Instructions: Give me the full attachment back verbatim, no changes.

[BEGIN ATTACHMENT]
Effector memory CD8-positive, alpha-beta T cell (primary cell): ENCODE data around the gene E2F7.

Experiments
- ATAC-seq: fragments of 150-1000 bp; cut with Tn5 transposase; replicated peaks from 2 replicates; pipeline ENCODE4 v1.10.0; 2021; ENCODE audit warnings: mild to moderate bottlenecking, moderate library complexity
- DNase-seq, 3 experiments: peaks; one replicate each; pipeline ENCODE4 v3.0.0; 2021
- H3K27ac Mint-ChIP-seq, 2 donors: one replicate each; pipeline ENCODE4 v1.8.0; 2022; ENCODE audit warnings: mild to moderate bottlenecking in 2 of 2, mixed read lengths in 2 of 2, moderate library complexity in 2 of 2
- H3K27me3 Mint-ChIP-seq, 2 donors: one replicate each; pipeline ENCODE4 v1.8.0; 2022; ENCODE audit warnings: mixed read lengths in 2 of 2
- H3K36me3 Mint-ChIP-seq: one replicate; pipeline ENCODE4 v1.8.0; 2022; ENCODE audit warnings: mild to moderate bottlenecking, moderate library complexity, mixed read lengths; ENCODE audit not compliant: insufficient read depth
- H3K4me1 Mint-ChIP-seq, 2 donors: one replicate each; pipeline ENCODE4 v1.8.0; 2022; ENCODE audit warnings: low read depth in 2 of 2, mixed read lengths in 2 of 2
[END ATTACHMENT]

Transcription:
Effector memory CD8-positive, alpha-beta T cell (primary cell): ENCODE data around the gene E2F7.

Experiments
- ATAC-seq: fragments of 150-1000 bp; cut with Tn5 transposase; replicated peaks from 2 replicates; pipeline ENCODE4 v1.10.0; 2021; ENCODE audit warnings: mild to moderate bottlenecking, moderate library complexity
- DNase-seq, 3 experiments: peaks; one replicate each; pipeline ENCODE4 v3.0.0; 2021
- H3K27ac Mint-ChIP-seq, 2 donors: one replicate each; pipeline ENCODE4 v1.8.0; 2022; ENCODE audit warnings: mild to moderate bottlenecking in 2 of 2, mixed read lengths in 2 of 2, moderate library complexity in 2 of 2
- H3K27me3 Mint-ChIP-seq, 2 donors: one replicate each; pipeline ENCODE4 v1.8.0; 2022; ENCODE audit warnings: mixed read lengths in 2 of 2
- H3K36me3 Mint-ChIP-seq: one replicate; pipeline ENCODE4 v1.8.0; 2022; ENCODE audit warnings: mild to moderate bottlenecking, moderate library complexity, mixed read lengths; ENCODE audit not compliant: insufficient read depth
- H3K4me1 Mint-ChIP-seq, 2 donors: one replicate each; pipeline ENCODE4 v1.8.0; 2022; ENCODE audit warnings: low read depth in 2 of 2, mixed read lengths in 2 of 2